The Interim For years, the centerpiece of a beautiful Christmas display on Boston Common has been a majestic Christmas tree from Nova Scotia, a thank you gift for Boston’s outstanding help in the wake of the devastating Halifax Explosion in 1917. The lighting of the “official Christmas tree” on Dec. 1 has come to mark ... (Continue reading)

Messy hearings loom on Alito confirmation

Americans are bracing themselves for a divisive cultural battle, because on Jan. 9, the U.S. Senate will begin confirmation hearings for Judge Samuel Alito, who was nominated as an associate Supreme Court justice by President George W. Bush in October, to replace retiring Justice Sandra Day O’Connor. Unlike the relatively genteel John Roberts, however, who was easily confirmed as chief justice last year with only 22 Democratic “Nay” votes, most political ... (Continue reading)

Groups meet to discuss euthanasia

Interim Staff On Dec. 2, 2005 the Ontario Conference of Catholic Bishops and the Catholic Bioethics Institute hosted a meeting in Toronto for the purpose of bringing Catholic leaders from across Ontario together to focus on euthanasia and assisted suicide. Alex Schadenberg, of the Euthanasia Prevention ... (Continue reading)

Same adjudicator heard human rights cases

Heather MacNaughton, who chaired the three-panel B.C. Human Rights Tribunal in the mixed judgement of the Port Coquitlam Knights of Columbus v. two lesbians, is the same justice who fined Christian printer Scott Brockie and denied an appeal by Christian teacher Chris Kempling. In 2000, MacNaughton was the adjudicator in a Ontario Human Rights Commission decision against Scott Brockie, a Toronto printer, who was forced ... (Continue reading)

Musician brings culture of life message to his concerts

“What took place during the 60s was a moral tsunami,” the musician said between songs. “Please allow me to explain. The name of this moral tsunami was contraception. The world laughed at Pope Paul VI when he warned us about the dangers of the pill, but he was right. Contraception was followed by abortion during the 70s, no-fault divorce during the 80s and the homosexual agenda during the 90s. Today, it has ... (Continue reading)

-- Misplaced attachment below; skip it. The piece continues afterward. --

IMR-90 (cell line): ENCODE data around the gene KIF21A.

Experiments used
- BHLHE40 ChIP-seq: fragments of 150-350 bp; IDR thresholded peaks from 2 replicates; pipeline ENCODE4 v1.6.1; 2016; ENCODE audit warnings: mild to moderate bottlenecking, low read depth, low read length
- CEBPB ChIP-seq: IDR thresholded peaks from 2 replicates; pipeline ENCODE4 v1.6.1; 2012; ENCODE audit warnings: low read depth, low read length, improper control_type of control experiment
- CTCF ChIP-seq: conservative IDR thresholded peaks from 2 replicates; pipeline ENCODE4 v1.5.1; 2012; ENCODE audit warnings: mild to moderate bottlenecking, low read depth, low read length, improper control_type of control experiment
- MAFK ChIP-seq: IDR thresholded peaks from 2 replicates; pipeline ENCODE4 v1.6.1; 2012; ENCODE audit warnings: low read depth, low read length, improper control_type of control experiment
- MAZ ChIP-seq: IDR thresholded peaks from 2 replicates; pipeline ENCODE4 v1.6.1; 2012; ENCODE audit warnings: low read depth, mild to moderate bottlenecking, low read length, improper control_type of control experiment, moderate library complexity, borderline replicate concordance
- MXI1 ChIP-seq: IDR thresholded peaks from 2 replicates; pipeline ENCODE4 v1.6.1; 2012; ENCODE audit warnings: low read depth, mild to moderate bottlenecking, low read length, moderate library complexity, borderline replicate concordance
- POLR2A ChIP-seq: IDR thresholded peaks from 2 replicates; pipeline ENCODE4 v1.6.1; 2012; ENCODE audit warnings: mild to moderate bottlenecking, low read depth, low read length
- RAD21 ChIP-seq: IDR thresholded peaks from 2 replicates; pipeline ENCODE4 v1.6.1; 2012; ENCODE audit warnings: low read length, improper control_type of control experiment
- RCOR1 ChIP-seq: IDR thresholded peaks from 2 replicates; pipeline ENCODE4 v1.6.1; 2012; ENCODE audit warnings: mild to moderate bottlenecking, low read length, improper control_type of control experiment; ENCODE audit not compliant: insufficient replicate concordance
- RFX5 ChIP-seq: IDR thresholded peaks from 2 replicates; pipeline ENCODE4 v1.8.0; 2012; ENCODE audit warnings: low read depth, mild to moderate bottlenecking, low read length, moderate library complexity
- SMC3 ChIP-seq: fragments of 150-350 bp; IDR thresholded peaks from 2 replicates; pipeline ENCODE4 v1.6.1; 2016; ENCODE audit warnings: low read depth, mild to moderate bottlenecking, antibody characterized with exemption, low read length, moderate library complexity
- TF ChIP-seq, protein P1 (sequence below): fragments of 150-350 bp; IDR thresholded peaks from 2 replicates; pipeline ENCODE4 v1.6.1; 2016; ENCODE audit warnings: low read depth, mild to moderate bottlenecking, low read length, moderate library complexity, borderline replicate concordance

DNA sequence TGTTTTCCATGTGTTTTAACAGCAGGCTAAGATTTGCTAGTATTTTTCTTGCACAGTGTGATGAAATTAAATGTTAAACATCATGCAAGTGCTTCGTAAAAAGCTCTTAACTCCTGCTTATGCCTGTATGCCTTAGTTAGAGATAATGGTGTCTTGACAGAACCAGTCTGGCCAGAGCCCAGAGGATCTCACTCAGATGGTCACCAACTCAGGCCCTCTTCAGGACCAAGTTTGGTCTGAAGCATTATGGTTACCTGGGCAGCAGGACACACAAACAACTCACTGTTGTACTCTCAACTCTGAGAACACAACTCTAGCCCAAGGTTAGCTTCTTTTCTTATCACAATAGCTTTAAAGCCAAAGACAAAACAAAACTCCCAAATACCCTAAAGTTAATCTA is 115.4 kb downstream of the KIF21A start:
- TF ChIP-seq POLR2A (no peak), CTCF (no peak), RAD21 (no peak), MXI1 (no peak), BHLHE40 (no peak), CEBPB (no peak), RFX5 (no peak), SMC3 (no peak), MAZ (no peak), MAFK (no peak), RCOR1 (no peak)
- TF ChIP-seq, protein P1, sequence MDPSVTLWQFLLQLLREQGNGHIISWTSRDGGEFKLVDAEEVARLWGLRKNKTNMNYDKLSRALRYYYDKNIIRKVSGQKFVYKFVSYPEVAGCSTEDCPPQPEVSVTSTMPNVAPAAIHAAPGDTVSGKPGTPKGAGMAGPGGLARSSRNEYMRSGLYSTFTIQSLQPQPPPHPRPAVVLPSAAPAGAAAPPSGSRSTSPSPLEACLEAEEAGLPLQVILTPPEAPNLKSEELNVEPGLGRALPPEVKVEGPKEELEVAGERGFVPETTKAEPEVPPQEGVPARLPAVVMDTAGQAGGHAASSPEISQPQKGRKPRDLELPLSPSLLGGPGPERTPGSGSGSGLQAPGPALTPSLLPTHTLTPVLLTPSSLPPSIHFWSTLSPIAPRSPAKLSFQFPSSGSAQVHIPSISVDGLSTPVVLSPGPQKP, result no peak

Expelled for upholding the faith

By now, you have probably heard of Katelyn Sills. As my friend John-Henry Weston reported at LifeSite, this vivacious Catholic teen “was expelled from Loretto High School in Sacramento last week, two weeks after the teacher, who was found to be an abortion clinic escort, was dismissed at the behest of the local bishop, William Weigand ... Katelyn informed her mother after she recognized Marie Bain, one of the teachers at Loretto, ... (Continue reading)

Mixed reactions greet tribunal’s ruling in hall rental case

Interim Staff Pro-family supporters are treating with some ambivalence the decision of a British Columbia human rights tribunal. The ruling upheld the right of church-affiliated groups to deny access to their facilities for purposes opposed to their core religious beliefs. The British Columbia Human Rights Tribunal ... (Continue reading)

18 years later, still no abortion law

Parliament can and must act to protect unborn life Editor’s Note: This article originally appeared in the June 2004 The Interim. We live with a terrible reality in Canada. Unlike any other modern democracy, there is no law regulating abortions at any stage of pregnancy. A pregnant woman can get ... (Continue reading)